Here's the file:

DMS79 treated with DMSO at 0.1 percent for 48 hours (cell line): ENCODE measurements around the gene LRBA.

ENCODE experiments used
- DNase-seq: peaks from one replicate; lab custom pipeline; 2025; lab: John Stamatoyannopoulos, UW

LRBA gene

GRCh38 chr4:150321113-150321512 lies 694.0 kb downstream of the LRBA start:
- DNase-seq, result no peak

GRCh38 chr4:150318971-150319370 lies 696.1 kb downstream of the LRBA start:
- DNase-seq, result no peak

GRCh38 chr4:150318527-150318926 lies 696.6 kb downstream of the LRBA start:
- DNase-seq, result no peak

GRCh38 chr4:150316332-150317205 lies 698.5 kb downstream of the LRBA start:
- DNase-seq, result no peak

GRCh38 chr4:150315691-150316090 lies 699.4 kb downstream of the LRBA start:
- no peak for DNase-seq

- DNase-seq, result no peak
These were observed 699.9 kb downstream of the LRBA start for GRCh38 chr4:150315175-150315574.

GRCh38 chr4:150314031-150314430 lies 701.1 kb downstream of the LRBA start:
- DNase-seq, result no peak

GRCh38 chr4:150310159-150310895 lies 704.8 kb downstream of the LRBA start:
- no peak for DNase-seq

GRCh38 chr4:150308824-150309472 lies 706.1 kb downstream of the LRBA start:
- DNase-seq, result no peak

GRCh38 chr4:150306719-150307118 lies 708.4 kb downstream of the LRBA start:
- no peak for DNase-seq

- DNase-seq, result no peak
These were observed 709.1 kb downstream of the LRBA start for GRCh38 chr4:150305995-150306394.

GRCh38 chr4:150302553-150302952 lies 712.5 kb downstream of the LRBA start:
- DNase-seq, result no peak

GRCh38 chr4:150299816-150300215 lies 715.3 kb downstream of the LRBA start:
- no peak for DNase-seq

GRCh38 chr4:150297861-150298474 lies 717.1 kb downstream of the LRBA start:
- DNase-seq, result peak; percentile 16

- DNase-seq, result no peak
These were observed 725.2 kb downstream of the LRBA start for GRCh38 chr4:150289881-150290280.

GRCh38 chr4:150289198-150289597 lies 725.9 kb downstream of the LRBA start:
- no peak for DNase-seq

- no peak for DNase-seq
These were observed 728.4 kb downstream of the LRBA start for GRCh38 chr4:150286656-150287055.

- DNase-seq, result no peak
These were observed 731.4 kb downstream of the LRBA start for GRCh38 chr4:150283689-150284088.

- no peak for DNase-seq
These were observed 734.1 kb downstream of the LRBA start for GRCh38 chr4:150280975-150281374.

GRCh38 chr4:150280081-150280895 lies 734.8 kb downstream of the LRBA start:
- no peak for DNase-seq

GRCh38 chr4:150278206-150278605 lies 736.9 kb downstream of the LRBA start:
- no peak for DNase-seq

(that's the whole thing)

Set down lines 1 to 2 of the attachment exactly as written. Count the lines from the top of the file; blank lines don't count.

DMS79 treated with DMSO at 0.1 percent for 48 hours (cell line): ENCODE measurements around the gene LRBA.

ENCODE experiments used